Episode 089

Fifty Fifty Marketing and Brand Development

Meet Laura McGuire and Jason Clewell

by | Jan 13, 2022

Show Notes:

Joining me are the founders of Fifty Fifty Marketing & Creative – a brand development and marketing agency based right here in the Lake Norman area. Laura McGuire and Jason Clewell founded the agency after many years working at a large advertising agency, and after forming their own successful e-commerce business: HipStik Legwear.

I do love talking about creative marketing strategies and concepts with industry experts, and Laura and Jason are very generous with their insights and advice in this conversation.

Ok, team, pen and paper at the ready if you’re a small business owner. Nailing your brand identity and marketing strategy could mean the difference between success and failure for your small business. Laura and Jason with Fifty Fifty Consulting are here to help, so let’s get stuck right in.

Fifty Fifty Marketing & Creative

HipStik Legwear

Local businesses recognized in this episode:

The Jay Hurt Hub | 210 Delburg Street, Davidson, NC 28036
Defined Coffee | 8519 Gilead Rd., Huntersville, NC 28078
Darla Redmond CPA | Cornelius, NC

Resources mentioned in this episode:

Rework 
book by Jason Fried

Tools of Titans 
book by Tim Ferris

Neil Patel – Online Marketing
Tim Ferriss & Seth Godin – This Is Marketing
Simon Sinek – TED Talk

Thanks to our sponsors:

Transcript:

Narrator  
Welcome to The Best of LKN, a podcast featuring the best small businesses and the most influential professionals around Lake Norman, North Carolina. Each week, we spotlight those businesses and individuals that are making a positive impact here in the Lake Norman area. Thanks for joining us, enjoy the show.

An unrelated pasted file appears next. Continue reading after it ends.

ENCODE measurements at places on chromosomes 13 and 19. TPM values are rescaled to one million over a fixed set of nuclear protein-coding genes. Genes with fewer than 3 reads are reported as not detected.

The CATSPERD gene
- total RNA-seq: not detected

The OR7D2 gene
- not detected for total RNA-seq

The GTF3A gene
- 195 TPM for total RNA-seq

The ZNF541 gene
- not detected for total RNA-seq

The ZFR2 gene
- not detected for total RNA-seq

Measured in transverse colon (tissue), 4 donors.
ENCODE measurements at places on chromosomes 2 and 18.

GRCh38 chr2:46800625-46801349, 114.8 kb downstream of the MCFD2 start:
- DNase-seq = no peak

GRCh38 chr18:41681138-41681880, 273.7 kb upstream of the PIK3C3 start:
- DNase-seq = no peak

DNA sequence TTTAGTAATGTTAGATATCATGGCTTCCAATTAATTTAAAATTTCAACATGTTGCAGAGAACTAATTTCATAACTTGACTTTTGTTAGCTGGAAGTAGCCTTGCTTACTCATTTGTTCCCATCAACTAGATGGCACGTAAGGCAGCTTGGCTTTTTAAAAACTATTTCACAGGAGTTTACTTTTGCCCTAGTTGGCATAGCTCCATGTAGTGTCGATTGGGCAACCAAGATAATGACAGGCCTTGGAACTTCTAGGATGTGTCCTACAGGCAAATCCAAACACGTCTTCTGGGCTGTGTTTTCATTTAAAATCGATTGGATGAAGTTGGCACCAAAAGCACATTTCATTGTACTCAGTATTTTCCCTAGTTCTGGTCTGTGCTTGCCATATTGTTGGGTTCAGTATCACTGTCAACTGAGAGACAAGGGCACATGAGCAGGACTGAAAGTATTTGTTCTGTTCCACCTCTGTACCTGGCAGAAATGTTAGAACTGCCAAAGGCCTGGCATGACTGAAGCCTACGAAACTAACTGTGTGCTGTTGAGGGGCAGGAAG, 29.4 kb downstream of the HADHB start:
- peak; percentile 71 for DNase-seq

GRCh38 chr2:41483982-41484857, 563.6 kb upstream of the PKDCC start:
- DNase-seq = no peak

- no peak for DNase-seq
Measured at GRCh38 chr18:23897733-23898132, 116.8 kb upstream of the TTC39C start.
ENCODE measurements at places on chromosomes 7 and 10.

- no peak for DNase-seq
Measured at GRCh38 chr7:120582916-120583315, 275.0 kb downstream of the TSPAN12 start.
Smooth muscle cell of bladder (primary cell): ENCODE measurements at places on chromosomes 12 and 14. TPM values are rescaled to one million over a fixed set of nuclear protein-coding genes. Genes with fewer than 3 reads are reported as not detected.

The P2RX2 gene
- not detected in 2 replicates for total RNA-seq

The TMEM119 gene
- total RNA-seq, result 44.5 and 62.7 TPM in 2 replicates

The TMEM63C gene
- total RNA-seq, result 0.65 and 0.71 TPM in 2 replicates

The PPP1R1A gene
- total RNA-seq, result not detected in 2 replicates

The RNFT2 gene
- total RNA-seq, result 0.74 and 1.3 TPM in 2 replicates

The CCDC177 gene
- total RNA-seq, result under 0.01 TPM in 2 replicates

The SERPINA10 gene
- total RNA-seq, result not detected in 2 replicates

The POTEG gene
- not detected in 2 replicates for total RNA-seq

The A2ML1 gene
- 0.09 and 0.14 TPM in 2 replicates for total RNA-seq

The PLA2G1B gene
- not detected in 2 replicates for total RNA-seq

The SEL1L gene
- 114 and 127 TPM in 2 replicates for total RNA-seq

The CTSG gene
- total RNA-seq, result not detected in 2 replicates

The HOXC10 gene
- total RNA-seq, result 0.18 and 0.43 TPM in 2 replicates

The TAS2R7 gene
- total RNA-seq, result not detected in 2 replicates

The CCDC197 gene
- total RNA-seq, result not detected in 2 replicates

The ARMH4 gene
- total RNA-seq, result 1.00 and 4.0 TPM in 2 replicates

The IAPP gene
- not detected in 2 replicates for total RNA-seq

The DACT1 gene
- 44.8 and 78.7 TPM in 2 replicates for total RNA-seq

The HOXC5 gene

Jeff  
Hello, and welcome back to The Best of LKN, Lake Norman’s number one small business podcast. Before we jump into this episode, I want to welcome our newest sponsor to The Best of LKN, Clean Eatz Cafes in Cornelius and Mooresville. Clean Eatz Cafes are the place to go for healthy and delicious weekly meal plans and grab ‘n’ go meals. Plus, they have a great dine-in menu that includes fresh wraps, burgers, salads, bowls, smoothies, and much more. You can get to know Sarah Conrad, the owner of Clean Eatz Cafes Lake Norman and Mooresville in Episode 33 of the podcast. Sarah is also the co-owner of Barrel and Fork Restaurant in Cornelius, one of our absolute favorites. Clean Eatz Cafe joins Sodoma Law North and Blumengärten Florist as sponsors of this production, and we couldn’t be more thankful and proud to partner with them. You can learn more about our sponsors by going to our homepage, www.thebestoflkn.com. Click on their logos in the sponsors section to learn more about these exceptional local businesses. Okay, now let’s talk about this episode. Joining me are the founders of Fifty Fifty Marketing & Creative, a brand development and marketing agency based right here in the Lake Norman area. Laura McGuire and Jason Clewell founded the agency after many years working at a large advertising agency, and after forming their own successful e-commerce business HipStik. I do love talking about creative marketing strategies and concepts with industry experts. And Laura and Jason are very generous with their insights and advice in this conversation. Okay team, pen and paper at the ready if you’re a small business owner. Nailing your brand identity and marketing strategy could mean the difference between success and failure for your small business. Laura and Jason with Fifty Fifty Consulting are here to help. So, let’s get stuck right in.